If the NFL and NFLPA agree to increase pensions only for the players that are currently receiving a pension, it could have the unintended consequence of enticing a large number of players to file for an earlier retirement in order to be eligible.  

Both Roger Goodell and DeMaurice Smith have told retired players that they want to increase pensions for pre-1993 players by “at least” $1,000 per month. 

Many of the players that have deferred their retirement until age 65 might decide to start collecting their pensions in order to be eligible for the “proposed” $1,000 monthly increase.  If these players did this, they would benefit immediately, but it would also reduce the payment they would have received if they waited until age 65.  

It’s time for both the NFL and the NFLPA to clarify their statements and tell us just exactly who would receive a monthly pension increase under each of their proposals.  They can work out the money later, but at this stage of the game, we should at least have a framework for who would benefit from a pension increase.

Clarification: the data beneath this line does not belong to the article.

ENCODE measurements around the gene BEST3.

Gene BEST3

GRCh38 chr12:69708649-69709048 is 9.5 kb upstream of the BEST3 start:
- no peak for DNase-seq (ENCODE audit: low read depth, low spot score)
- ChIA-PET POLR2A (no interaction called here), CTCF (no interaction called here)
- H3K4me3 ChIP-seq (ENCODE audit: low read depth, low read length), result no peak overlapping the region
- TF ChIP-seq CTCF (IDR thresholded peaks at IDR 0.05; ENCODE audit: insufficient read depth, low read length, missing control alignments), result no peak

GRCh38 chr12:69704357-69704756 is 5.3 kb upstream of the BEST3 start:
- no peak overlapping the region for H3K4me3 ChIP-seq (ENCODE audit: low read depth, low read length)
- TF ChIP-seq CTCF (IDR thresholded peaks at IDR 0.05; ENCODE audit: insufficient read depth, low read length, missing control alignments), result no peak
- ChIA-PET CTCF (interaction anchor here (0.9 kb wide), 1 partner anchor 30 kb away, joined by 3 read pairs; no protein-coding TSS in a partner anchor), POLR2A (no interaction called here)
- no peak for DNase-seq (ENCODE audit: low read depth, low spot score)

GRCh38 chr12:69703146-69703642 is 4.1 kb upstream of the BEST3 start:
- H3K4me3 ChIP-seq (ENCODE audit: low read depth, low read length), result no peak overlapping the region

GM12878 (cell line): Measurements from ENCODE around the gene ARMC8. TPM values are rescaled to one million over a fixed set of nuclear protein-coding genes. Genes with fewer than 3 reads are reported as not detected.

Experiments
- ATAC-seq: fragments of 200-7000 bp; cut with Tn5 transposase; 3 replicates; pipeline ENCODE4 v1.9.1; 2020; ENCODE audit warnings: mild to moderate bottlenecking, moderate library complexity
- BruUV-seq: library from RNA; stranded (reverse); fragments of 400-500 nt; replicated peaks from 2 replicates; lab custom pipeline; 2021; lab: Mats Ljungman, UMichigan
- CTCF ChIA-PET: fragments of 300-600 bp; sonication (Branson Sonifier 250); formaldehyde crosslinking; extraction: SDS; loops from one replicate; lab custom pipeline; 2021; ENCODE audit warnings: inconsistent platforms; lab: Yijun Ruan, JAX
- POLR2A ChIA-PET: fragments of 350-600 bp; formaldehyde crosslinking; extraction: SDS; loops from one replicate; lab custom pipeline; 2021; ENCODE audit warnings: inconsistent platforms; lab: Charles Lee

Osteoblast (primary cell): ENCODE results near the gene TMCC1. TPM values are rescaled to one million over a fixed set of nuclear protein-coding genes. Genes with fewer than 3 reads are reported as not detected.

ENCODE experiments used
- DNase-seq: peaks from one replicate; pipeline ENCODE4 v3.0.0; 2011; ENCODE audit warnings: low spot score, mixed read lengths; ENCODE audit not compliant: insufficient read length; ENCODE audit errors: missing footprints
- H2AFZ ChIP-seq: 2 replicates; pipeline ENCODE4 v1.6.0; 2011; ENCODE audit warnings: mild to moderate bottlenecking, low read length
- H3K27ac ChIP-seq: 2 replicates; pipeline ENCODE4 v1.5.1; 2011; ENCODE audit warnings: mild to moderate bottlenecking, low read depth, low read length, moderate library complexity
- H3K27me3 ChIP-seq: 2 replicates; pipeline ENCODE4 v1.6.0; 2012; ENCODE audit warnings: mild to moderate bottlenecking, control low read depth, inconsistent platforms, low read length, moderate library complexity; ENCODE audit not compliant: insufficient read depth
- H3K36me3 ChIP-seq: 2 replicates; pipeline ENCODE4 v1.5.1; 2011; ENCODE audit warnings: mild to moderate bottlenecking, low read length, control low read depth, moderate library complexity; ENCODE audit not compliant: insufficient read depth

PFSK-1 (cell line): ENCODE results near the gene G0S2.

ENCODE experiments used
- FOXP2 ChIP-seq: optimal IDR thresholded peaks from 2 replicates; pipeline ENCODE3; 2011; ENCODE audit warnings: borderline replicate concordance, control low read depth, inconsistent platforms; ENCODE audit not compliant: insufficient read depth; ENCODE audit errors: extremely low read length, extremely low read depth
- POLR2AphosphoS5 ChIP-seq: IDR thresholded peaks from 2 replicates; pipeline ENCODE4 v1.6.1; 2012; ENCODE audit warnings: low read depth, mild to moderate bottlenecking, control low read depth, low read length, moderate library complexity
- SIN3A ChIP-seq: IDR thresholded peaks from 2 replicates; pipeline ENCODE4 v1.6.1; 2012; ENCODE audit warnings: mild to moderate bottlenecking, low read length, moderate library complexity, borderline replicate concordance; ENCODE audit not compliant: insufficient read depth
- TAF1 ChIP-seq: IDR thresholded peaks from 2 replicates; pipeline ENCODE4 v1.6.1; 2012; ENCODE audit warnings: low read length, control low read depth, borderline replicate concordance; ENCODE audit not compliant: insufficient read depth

Will they do that?  Probably not.  That way, if a CBA is signed and it doesn’t take care of all pre-1993 players, they can still point fingers at each other and blame the other side.  Retired players won’t know who is telling the truth because it will all be done behind closed doors.  

It’s known as plausible deniability – and retired players are victims every time. That’s because we can never get them to go “on the record” with their true positions on the issues that affect us………. like our quest to have changes to the NFL Disability Plan.    

Although retired players have pushed for specific changes in the current disability plan, no one really knows exactly what – if anything – has been proposed.  The things that would make the biggest impact on retired players;  things like eliminating the 15 year time frame for filing a claim for “football degenerative” benefits – hasn’t been mentioned even once in any of the press releases, bullet points, letters to the editors, or website postings that the NFL and NFLPA use to get out their message.